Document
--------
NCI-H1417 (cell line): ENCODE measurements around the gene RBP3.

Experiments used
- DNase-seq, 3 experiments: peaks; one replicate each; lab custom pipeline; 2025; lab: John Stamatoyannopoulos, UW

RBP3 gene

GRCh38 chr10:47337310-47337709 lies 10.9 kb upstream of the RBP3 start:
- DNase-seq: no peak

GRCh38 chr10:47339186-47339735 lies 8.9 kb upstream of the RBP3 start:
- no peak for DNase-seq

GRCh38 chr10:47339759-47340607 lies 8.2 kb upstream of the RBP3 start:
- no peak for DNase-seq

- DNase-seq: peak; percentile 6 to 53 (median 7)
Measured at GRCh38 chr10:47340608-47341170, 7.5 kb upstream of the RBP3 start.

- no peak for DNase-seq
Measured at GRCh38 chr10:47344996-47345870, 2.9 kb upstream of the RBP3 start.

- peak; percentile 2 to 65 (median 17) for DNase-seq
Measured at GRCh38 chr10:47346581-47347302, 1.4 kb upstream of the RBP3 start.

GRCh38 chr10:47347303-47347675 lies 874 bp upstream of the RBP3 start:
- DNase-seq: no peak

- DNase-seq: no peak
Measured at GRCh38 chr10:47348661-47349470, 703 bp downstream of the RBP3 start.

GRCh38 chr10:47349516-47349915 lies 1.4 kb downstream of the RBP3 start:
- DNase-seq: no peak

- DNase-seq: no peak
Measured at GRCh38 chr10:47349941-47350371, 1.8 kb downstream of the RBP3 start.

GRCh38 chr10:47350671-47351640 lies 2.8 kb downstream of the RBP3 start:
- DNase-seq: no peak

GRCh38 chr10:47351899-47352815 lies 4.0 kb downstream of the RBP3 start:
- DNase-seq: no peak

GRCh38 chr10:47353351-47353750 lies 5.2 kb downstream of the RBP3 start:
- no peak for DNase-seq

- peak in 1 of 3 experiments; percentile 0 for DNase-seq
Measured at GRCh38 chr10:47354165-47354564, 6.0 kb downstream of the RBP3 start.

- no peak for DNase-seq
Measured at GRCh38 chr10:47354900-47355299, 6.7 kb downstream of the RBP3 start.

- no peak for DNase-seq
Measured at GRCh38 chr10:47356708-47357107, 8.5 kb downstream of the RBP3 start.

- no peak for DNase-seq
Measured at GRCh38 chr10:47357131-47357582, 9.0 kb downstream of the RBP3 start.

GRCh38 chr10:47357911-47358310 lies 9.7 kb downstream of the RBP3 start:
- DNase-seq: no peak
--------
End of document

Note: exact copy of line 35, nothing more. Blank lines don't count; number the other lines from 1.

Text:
- no peak for DNase-seq